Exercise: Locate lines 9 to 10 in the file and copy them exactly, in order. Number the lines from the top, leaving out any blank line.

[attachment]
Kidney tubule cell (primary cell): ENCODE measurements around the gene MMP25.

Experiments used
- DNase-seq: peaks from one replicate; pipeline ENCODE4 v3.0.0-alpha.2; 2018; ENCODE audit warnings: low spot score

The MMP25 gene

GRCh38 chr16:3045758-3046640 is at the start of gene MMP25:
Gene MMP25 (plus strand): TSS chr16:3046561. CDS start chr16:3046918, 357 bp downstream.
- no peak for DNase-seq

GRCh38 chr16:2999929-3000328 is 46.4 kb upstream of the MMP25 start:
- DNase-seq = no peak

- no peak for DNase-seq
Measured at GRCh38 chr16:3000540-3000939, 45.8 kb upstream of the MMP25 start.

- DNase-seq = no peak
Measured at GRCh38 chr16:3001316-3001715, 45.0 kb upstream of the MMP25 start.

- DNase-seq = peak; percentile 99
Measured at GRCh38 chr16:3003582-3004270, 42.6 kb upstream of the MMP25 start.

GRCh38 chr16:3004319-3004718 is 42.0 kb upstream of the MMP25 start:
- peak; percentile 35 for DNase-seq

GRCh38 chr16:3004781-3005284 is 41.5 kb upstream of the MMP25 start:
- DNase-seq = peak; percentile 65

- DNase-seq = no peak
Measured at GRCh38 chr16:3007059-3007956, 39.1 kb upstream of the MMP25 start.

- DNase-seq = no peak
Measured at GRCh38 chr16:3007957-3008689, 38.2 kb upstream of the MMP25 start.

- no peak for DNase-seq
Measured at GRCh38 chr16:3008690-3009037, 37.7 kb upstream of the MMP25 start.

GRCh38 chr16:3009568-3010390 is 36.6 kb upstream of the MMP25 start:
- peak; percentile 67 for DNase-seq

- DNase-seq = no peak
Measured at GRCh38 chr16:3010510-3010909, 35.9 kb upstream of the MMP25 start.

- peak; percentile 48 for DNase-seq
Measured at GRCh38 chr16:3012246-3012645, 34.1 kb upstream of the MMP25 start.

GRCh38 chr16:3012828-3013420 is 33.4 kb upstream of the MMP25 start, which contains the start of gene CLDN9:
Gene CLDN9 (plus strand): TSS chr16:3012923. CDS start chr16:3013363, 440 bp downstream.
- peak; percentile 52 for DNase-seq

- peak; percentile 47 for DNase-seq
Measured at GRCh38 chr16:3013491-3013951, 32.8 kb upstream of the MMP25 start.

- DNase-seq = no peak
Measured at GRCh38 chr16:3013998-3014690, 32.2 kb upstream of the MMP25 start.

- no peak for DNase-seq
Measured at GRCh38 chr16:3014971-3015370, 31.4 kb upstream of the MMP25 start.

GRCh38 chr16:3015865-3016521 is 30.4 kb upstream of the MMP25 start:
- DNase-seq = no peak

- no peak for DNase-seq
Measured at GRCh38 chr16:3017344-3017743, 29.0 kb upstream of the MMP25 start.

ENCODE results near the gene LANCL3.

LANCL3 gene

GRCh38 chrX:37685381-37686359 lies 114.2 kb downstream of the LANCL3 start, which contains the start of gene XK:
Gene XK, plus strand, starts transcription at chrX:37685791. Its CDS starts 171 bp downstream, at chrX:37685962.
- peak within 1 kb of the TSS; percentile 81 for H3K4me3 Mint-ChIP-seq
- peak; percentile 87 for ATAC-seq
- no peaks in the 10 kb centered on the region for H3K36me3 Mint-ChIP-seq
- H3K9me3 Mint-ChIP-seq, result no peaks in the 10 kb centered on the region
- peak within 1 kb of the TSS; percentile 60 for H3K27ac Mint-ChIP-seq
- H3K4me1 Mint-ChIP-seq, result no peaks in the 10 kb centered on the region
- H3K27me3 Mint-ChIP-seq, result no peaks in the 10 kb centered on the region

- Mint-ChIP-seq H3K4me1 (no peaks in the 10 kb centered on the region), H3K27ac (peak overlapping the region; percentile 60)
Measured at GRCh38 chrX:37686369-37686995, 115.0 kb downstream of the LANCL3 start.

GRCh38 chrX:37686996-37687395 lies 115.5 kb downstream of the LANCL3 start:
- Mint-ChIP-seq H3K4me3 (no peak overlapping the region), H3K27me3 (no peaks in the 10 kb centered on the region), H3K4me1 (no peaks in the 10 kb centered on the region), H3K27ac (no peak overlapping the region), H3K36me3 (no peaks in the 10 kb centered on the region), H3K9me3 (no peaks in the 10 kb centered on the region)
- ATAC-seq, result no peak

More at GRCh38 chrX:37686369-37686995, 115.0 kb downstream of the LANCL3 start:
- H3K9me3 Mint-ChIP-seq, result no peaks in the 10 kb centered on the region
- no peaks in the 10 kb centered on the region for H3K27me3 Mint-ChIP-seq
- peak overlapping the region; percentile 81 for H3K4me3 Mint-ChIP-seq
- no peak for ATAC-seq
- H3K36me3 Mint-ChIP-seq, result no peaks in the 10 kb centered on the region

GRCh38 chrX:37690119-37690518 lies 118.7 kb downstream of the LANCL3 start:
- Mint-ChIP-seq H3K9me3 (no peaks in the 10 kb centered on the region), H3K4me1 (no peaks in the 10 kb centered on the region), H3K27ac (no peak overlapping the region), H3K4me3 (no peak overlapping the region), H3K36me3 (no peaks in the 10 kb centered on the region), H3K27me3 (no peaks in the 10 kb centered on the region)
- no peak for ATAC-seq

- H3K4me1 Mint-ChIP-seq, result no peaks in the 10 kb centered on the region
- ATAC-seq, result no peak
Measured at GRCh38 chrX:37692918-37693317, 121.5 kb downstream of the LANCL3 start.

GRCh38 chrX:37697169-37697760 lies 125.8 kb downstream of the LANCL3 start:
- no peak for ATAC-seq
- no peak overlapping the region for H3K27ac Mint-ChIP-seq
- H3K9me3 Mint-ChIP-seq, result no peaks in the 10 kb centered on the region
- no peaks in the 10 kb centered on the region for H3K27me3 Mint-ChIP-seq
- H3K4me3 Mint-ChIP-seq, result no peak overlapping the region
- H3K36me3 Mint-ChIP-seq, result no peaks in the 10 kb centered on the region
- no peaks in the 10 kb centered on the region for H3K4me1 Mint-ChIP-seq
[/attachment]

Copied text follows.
- DNase-seq = no peak

- no peak for DNase-seq